On the other hand, a personality cult is the antithesis of the hero cult. Here the dominant party clusters around a giant with clay feet with a governance style reminiscent of European absolutism. Power becomes an addiction based on fear and force, formal institutions become ineffective, the leader is a mere pawn used to shore up the treasures and immunity of a parasitic elite. Internal opposition is anathema, frivolous sycophancy is the trademark and illicit accumulation of public wealth is the rule. The pawn leader is cordoned off fresh and new ideas as he or she is propelled through vain flatteries to the status of a party monarch, a prisoner of power or a demi-god. No matter how long the pawn leader is made to elongate his or her tenure in office, the endgame is in most cases tragic.
The performance factor
Give us this day our democratic development
It is the best of the three factors where the dominant party is voted and stays in power because of its service delivery accruing from a hen mentality. It believes in internal democracy where leadership change is encouraged though a limited term of office within the party and through free and fair elections. The dominant party separates party business from the state, formulates a robust vision that is periodically fine-tuned, but most especially espouses performance, policy and principle as the benchmarks of democratic development. Guided by a pro-poor development vision, an empowered private sector and the respect for competing views within and without its circle, the dominant party survives through popular demand and grassroots support. Rather than instrumentalising opposition parties, the dominant party believes a respectful institutionalized opposition serves both as a watch dog and a government in waiting.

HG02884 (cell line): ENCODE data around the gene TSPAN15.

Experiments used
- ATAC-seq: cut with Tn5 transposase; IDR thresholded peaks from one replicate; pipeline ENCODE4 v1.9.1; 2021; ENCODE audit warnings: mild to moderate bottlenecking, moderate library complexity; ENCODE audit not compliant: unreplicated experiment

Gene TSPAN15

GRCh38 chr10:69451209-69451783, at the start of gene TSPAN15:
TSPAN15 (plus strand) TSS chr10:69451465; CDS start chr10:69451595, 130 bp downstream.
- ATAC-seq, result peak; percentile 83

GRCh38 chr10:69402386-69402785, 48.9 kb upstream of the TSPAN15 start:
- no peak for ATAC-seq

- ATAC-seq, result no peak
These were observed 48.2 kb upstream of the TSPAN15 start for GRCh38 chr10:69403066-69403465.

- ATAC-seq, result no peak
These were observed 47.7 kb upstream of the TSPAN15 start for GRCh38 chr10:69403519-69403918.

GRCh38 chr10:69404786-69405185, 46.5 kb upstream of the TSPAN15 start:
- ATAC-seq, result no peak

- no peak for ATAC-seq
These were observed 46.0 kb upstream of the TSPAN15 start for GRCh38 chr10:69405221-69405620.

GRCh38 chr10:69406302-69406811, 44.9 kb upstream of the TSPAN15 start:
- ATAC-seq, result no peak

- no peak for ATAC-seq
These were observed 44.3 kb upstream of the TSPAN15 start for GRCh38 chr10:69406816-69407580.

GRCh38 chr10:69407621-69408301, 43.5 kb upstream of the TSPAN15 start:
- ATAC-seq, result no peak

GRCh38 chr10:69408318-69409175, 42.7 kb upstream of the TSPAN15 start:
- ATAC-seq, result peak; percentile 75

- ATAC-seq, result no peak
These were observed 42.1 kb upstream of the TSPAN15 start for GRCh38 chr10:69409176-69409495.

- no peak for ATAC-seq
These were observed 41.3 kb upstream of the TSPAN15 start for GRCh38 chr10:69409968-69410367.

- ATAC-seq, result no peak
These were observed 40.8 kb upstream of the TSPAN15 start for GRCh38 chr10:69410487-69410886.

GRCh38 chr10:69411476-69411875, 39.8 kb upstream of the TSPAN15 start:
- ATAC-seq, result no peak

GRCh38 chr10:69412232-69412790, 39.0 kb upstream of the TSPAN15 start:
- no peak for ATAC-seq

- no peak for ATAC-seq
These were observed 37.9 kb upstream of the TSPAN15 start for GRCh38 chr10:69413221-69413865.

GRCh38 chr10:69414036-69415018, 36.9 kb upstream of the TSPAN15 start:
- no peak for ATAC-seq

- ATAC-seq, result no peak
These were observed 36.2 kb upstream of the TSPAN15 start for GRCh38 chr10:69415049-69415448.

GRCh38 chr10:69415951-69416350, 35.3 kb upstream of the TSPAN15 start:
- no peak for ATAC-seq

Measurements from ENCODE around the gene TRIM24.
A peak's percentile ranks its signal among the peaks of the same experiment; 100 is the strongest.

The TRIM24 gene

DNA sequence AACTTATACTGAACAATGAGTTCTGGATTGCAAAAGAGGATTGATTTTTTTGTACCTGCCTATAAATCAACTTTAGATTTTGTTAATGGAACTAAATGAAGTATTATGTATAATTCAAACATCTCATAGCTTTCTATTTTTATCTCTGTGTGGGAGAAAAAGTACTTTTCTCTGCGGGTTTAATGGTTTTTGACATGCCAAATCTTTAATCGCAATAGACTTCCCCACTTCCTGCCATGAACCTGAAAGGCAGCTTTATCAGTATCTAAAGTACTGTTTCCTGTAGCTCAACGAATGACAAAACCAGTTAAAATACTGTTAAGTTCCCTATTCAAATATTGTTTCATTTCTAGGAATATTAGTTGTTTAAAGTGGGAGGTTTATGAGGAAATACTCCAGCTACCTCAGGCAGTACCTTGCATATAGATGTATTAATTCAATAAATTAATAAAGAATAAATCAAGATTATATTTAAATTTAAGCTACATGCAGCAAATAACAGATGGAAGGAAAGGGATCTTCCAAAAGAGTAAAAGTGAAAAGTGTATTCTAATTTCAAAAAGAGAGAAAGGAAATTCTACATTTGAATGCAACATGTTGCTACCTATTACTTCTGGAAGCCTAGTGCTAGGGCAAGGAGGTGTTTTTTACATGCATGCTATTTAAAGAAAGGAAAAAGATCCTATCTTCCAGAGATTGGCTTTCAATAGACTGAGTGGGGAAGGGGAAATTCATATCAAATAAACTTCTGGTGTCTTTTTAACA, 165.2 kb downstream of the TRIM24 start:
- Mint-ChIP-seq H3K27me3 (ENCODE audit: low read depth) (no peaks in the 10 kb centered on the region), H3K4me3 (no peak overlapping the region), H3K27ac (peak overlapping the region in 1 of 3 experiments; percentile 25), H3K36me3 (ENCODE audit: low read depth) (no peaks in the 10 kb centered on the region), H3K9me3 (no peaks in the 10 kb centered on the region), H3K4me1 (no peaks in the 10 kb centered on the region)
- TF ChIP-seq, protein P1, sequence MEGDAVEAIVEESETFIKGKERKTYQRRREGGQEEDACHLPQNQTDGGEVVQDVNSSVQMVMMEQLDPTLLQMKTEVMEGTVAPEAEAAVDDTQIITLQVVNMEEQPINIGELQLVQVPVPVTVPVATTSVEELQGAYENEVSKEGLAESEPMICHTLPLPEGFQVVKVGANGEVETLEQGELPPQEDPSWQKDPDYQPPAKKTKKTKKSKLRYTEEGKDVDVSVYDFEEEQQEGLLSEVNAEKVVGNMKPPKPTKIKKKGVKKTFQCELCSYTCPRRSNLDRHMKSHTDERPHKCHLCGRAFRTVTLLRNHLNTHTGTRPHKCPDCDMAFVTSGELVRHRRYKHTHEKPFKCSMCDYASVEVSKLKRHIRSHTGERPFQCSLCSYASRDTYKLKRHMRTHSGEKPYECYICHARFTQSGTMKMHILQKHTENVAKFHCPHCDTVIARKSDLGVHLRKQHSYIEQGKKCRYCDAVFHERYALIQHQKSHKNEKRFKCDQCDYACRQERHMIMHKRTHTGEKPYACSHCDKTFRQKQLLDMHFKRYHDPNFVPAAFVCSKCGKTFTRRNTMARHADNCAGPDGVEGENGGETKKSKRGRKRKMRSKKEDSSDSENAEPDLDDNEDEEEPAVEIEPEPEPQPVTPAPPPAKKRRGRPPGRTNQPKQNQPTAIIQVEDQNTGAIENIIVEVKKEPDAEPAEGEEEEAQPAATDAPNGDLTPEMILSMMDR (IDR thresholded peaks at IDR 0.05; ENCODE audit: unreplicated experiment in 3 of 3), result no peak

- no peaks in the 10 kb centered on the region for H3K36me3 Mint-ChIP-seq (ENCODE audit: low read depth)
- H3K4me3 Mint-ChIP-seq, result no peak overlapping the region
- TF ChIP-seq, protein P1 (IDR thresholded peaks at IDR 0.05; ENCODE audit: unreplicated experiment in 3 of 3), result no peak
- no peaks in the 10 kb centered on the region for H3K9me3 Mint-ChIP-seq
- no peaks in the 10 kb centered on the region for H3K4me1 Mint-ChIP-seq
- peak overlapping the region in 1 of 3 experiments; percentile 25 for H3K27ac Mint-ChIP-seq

While the patronage and personality factors use propaganda to lubricate their wheels of power, the performance factor uses the lubricant of program and people-driven manifestoes to shine the rust of inertia. While the patronage and personality factors dwell on what happens before and during elections (fighting at all cost to access and stay in power), the performance factor dwells on what happens after and between elections (knowing that development speaks louder than democracy). While the patronage and personality factors see citizens as mere expendable voters, the performance factors sees citizens as functional partners. While the patronage and personality factors believe in politics by impulse, the performance category believes in politics through planning. While the patronage and personality factors celebrate power as ‘chairmen of the board of a society of impatient profiteers’, the performance class dispenses of power as an ephemeral weapon in the hands of the people. While the patronage and personality factors appropriate resources for the mendacity of a bureaucratic gentry, the performance class creates opportunities for the furtherance of the common weal. It is therefore not surprising that the dominant party that focuses on performance, wealth creation, capital and youth investment, internal competition and national politics, periodic leadership change at the helm of its party stays in state power for a long time.
Most dominant party systems begin with a hen mentality but gradually slide down the path of a peacock and a vulture mentality-hence the need to hold any of the factors in check through internal democracy, vibrant opposition and robust trade unions. In fact most ideological fortune reversals from patronage and personality to performance factor are engineered by organic intellectuals, organised people power and altruistic citizens who refuse to be cloistered in the opaque chambers of party discipline. This is not to sound the death knell of party systems but a wake-up call for them to reconfigure their rationale and relevance to the democratic and development rhythms of the masses in this continent.
*Mwalimu George Ngwane is Senior Chevening Fellow on Conflict Prevention and author of the book “Way Forward for Africa” www.gngwane.com